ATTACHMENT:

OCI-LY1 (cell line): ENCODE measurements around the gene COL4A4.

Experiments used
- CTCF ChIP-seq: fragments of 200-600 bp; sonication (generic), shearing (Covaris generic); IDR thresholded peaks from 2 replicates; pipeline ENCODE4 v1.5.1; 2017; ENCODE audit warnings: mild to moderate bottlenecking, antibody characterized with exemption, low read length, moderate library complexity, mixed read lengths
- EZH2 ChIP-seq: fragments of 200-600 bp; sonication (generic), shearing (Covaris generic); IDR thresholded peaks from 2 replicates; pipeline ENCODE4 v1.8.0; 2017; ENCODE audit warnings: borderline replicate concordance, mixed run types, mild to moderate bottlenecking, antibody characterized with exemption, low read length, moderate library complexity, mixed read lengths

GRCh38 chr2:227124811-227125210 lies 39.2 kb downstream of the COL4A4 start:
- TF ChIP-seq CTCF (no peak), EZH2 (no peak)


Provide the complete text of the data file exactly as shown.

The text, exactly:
OCI-LY1 (cell line): ENCODE measurements around the gene COL4A4.

Experiments used
- CTCF ChIP-seq: fragments of 200-600 bp; sonication (generic), shearing (Covaris generic); IDR thresholded peaks from 2 replicates; pipeline ENCODE4 v1.5.1; 2017; ENCODE audit warnings: mild to moderate bottlenecking, antibody characterized with exemption, low read length, moderate library complexity, mixed read lengths
- EZH2 ChIP-seq: fragments of 200-600 bp; sonication (generic), shearing (Covaris generic); IDR thresholded peaks from 2 replicates; pipeline ENCODE4 v1.8.0; 2017; ENCODE audit warnings: borderline replicate concordance, mixed run types, mild to moderate bottlenecking, antibody characterized with exemption, low read length, moderate library complexity, mixed read lengths

GRCh38 chr2:227124811-227125210 lies 39.2 kb downstream of the COL4A4 start:
- TF ChIP-seq CTCF (no peak), EZH2 (no peak)